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The Science of Sleep
Shelby Harris, Psy.D., C.BSM is Director of the Behavioral Sleep Medicine Program at the Sleep-Wake Disorders Center at Montefiore Medical Center and Assistant Professor of Neurology as well as Psychiatry at the Albert Einstein College of Medicine. A graduate of Brown University, Dr. Harris received her doctorate in clinical psychology from Ferkauf Graduate School of Psychology, Yeshiva University.
As a licensed psychologist, Dr. Harris specializes in behavioral sleep medicine and CBT for anxiety and depression. She has published and presented research on the neuropsychological effects of insomnia in older adults as well as behavioral treatments for insomnia, parasomnias, narcolepsy and excessive daytime sleepiness. Dr. Harris is also a consultant for the New York Times "Consults Blog."
Question: What happens in our brains while we sleep?
Shelby Harris: So when you go to sleep at night, if you’re someone who hasn’t had any sleep deprivation, you have a very normal sleep pattern, what we tend to see is that, in adults, they go to bed and they start off by going into the deeper stages sleep. So the deeper stages of sleep are really those times of quiescence, you’re really restoring your body and we have a few different stages of sleep. So you have Sleep Stage One, Two, and then Three/Four. One is a little bit lighter stage of the quiet, non-REM sleep and then Three/Four is really deep, deep sleep. And what you want is, you actually want a number of – you want to go through all of these stages throughout the night. So people only focus on getting the really deep sleep, but in reality, we spend almost 60% of the night in the stage two sleep.
So we go through in the beginning of the night, we go into the really deep stages of sleep and we actually cycle through. So, when you go down to the deep stage, then you go back up and you actually come into something called REM sleep, which is after about 90 minutes. So when you’re in REM sleep, your brain is very active, our body is quiet, but your brain is really processing a lot of things, a lot of emotions; we dream the most in REM sleep. And then you go back down in the deep stages, and so on and so forth. And you cycle throughout so that you do about five to six cycles throughout the night. And we spend more time in REM later on in the night than we do earlier on.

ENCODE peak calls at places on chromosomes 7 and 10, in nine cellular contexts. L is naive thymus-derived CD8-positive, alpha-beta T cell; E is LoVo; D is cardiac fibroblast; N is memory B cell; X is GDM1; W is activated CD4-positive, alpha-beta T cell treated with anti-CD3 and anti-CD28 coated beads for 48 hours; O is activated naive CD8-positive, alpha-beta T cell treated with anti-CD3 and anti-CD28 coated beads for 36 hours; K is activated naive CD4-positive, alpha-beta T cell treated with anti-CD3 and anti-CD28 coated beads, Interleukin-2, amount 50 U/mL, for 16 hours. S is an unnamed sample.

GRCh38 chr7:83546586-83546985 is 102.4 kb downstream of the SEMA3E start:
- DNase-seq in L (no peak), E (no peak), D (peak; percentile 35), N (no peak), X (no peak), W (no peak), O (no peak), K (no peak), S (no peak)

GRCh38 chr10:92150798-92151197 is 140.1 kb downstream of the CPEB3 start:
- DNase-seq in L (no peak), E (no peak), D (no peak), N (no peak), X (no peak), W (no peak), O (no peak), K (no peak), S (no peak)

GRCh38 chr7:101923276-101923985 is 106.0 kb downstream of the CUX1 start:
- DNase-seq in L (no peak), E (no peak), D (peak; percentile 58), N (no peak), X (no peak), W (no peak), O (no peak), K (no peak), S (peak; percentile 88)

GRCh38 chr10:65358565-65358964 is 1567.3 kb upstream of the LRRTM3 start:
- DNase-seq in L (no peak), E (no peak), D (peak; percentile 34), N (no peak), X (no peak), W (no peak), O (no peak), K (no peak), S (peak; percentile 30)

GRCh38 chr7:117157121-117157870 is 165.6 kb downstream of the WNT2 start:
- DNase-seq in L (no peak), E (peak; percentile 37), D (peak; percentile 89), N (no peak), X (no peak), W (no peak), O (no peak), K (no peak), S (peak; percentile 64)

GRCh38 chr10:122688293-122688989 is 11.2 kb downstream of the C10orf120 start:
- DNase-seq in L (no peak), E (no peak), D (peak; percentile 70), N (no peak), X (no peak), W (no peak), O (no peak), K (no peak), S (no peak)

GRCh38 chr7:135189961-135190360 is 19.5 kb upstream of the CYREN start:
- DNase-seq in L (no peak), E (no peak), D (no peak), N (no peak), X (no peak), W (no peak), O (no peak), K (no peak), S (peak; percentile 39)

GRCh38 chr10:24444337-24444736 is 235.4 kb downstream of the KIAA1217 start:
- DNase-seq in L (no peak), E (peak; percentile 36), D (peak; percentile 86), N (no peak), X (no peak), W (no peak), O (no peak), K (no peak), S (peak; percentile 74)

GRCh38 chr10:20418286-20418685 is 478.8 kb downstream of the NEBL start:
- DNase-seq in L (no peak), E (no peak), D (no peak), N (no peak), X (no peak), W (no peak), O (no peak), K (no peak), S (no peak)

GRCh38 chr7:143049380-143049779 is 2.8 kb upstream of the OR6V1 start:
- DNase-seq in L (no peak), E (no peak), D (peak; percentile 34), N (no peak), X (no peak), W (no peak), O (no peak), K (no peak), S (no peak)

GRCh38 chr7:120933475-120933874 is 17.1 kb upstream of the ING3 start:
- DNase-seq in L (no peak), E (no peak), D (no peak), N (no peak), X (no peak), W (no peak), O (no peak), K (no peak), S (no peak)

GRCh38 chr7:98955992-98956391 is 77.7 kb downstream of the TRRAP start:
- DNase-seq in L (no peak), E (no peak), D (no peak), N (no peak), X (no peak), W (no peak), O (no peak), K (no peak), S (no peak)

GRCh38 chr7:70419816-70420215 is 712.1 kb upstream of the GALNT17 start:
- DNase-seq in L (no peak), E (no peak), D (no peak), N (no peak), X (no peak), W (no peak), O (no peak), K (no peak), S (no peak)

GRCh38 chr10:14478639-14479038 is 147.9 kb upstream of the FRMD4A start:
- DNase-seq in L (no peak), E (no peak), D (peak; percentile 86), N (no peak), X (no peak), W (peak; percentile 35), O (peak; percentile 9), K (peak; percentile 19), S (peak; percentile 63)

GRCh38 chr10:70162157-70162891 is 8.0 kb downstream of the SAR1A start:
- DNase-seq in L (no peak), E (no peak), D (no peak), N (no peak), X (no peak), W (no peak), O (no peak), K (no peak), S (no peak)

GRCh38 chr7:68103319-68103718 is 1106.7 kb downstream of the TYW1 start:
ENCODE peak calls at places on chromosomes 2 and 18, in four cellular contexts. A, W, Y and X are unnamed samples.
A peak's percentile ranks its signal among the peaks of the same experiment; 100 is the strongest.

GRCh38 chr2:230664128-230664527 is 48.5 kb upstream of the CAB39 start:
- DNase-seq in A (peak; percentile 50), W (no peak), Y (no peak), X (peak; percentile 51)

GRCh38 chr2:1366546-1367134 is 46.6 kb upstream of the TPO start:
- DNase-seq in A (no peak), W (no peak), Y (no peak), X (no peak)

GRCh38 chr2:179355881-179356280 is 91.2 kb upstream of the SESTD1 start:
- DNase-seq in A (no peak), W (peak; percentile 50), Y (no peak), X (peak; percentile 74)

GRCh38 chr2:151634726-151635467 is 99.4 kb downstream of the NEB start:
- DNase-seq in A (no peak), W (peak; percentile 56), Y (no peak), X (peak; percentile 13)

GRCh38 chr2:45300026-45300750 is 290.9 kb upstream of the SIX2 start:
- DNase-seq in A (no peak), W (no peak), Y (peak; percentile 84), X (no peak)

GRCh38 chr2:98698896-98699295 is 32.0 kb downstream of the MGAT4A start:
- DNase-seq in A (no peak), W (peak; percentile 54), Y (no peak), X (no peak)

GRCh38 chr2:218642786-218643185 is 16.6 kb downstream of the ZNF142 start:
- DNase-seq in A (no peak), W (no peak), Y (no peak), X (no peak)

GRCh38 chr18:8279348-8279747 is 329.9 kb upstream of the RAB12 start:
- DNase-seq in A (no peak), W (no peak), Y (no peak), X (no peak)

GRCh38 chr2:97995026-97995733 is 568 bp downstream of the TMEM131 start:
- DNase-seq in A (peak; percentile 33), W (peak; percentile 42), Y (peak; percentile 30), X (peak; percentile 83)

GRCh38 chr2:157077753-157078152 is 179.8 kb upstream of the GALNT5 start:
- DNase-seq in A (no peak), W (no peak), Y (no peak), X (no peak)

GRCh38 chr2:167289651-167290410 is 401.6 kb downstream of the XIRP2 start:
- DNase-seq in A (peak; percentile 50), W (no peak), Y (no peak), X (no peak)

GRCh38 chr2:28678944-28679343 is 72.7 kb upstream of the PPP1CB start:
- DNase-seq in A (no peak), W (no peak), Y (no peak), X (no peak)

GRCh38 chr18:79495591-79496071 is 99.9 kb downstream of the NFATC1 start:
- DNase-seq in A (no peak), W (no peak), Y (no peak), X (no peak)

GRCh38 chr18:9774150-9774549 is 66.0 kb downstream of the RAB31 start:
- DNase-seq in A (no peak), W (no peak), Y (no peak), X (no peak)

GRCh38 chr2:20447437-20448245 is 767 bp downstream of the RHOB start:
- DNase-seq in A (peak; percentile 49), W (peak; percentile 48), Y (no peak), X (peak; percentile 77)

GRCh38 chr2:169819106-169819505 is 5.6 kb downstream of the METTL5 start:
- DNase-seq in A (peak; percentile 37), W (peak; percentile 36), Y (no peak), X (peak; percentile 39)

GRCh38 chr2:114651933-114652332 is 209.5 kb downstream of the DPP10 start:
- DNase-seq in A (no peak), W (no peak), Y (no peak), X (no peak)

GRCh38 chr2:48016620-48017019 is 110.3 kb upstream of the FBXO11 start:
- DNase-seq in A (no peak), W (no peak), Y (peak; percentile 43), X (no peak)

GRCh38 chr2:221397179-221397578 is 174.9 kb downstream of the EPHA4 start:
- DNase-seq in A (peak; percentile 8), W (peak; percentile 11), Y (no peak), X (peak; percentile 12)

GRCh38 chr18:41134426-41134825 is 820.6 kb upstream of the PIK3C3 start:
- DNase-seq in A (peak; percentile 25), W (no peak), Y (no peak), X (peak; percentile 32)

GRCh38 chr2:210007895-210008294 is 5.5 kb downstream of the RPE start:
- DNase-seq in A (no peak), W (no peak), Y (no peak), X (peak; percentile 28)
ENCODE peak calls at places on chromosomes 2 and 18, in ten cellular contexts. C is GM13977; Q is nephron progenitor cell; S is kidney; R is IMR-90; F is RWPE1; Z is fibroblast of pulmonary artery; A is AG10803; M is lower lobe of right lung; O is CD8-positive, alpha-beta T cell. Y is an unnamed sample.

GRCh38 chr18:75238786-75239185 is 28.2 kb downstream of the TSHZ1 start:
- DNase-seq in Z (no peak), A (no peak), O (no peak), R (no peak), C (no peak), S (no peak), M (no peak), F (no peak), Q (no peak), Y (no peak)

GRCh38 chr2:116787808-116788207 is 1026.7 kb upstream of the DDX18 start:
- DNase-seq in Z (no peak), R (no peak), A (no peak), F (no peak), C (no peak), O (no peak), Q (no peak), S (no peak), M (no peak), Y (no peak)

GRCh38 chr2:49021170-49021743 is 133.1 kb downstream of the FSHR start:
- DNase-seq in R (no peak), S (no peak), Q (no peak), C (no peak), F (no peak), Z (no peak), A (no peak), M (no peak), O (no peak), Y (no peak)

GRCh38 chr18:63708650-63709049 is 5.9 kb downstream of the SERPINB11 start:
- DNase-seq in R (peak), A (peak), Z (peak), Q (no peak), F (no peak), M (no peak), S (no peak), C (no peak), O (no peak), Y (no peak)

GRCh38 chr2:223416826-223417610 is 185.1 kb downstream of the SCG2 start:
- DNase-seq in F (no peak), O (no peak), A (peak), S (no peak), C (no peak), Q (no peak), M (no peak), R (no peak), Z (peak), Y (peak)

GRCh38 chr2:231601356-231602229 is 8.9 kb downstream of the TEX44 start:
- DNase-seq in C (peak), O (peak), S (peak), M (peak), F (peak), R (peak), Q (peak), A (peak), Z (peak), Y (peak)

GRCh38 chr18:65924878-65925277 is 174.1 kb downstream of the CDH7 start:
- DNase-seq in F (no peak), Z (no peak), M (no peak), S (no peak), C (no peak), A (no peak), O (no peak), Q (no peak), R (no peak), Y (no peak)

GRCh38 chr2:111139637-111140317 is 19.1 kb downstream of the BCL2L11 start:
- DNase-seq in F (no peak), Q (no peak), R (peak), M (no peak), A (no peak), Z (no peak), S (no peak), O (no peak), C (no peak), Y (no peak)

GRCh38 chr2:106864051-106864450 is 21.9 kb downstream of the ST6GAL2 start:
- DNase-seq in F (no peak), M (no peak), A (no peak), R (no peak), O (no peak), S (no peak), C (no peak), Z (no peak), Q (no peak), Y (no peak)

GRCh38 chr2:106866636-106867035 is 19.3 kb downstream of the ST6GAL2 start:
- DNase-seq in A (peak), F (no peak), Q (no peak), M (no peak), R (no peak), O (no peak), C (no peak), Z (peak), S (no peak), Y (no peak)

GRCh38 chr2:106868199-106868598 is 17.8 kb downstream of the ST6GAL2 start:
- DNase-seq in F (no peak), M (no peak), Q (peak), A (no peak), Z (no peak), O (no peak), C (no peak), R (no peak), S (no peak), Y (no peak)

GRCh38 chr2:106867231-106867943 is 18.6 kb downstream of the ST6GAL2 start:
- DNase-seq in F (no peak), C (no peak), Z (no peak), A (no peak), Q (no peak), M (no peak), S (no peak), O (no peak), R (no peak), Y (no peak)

That’s why people tend to remember their dreams in the morning a little bit better and if earlier in the night, when you’re in a lot of deep sleep, if someone wakes you, or the phone rings or something, you’re really confused. Really if it’s an hour or two after you’ve fallen asleep because you’re in such a deep sleep at that point.
Question: Why do we need to sleep?
Shelby Harris: Well sleep tends – we actually don’t know the function of sleep all that well yet, but sleep is a time of quiescence in the brain. When you’re in the more deeper stages of sleep – REM sleep, your body is quiet, but your mind is actually very active. So it’s a time when your body and your brain is restoring itself. It’s repairing any cell damage that happened during the day, it’s really repairing, like I said, repairing your body, but also helps with digestion, helps with memory. It has a lot of things that it’s doing while you are asleep.
Question: What happens to the brain when it doesn’t get sleep?
Shelby Harris: So, sleep deprivation, and sometimes an insomnia, which is a little bit of a different form, but just getting a lack of sleep, can lead to a number of different decrements. So, decrements in attention and concentration, being able to learn more efficiently, that’s just not as good. Also, there are motor vehicle accidents, workplace accidents, we see that a lot. Workplace accidents with people who are sleep deprived or people who work shifts and they don’t get the right amount of sleep during the day or at night.